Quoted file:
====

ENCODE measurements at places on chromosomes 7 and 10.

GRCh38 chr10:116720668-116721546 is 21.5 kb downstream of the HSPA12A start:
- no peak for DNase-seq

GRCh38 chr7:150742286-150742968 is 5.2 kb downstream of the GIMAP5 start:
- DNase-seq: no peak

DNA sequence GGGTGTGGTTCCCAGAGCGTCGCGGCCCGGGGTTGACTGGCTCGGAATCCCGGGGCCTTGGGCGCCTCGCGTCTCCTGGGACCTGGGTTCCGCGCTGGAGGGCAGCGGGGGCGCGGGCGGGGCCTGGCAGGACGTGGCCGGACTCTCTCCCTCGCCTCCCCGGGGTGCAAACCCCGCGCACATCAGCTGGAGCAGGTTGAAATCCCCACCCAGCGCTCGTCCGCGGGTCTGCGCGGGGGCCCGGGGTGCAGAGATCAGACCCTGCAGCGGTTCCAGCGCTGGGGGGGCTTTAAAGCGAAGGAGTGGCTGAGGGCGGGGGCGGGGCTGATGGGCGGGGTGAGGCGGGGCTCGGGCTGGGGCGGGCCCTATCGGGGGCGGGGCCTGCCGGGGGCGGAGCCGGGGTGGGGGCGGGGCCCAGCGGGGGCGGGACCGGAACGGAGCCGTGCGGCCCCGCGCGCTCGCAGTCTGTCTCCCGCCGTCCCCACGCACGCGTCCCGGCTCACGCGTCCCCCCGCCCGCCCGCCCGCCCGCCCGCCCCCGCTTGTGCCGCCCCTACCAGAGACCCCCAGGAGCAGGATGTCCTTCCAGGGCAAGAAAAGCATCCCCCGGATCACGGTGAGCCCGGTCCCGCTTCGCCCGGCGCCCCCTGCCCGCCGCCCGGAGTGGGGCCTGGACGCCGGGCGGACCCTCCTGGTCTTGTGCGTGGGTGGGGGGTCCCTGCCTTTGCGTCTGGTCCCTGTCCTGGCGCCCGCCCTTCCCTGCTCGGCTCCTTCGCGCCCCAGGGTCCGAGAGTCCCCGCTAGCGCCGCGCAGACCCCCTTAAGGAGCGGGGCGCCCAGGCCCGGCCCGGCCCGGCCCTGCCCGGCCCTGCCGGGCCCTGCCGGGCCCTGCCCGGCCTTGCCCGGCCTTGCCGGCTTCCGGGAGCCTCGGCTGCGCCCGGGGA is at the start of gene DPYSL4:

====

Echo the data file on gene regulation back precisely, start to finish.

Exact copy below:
ENCODE measurements at places on chromosomes 7 and 10.

GRCh38 chr10:116720668-116721546 is 21.5 kb downstream of the HSPA12A start:
- no peak for DNase-seq

GRCh38 chr7:150742286-150742968 is 5.2 kb downstream of the GIMAP5 start:
- DNase-seq: no peak

DNA sequence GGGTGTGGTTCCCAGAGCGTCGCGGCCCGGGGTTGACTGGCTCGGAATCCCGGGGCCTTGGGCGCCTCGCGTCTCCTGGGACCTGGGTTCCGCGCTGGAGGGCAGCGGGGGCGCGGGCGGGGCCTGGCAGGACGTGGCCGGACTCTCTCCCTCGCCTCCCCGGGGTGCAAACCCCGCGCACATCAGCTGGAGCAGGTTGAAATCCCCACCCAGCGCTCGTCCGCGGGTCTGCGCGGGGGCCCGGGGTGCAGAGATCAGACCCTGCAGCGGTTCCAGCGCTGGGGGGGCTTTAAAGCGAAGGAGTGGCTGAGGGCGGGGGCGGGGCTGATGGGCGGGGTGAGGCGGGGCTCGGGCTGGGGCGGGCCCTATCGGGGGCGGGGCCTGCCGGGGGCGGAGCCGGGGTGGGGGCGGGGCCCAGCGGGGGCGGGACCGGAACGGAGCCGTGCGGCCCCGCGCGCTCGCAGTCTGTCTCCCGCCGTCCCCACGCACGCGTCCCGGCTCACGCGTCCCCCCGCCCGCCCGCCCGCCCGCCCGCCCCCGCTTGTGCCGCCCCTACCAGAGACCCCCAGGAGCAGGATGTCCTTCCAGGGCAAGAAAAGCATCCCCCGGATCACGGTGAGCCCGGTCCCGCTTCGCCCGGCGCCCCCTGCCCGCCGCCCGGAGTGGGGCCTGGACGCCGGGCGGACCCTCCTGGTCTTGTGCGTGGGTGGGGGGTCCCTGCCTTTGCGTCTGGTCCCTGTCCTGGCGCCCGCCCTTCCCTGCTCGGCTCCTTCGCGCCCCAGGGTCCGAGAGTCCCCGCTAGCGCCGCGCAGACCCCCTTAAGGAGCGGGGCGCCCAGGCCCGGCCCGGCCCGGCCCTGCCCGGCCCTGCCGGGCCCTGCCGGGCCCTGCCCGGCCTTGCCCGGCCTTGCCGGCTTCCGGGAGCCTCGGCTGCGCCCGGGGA is at the start of gene DPYSL4: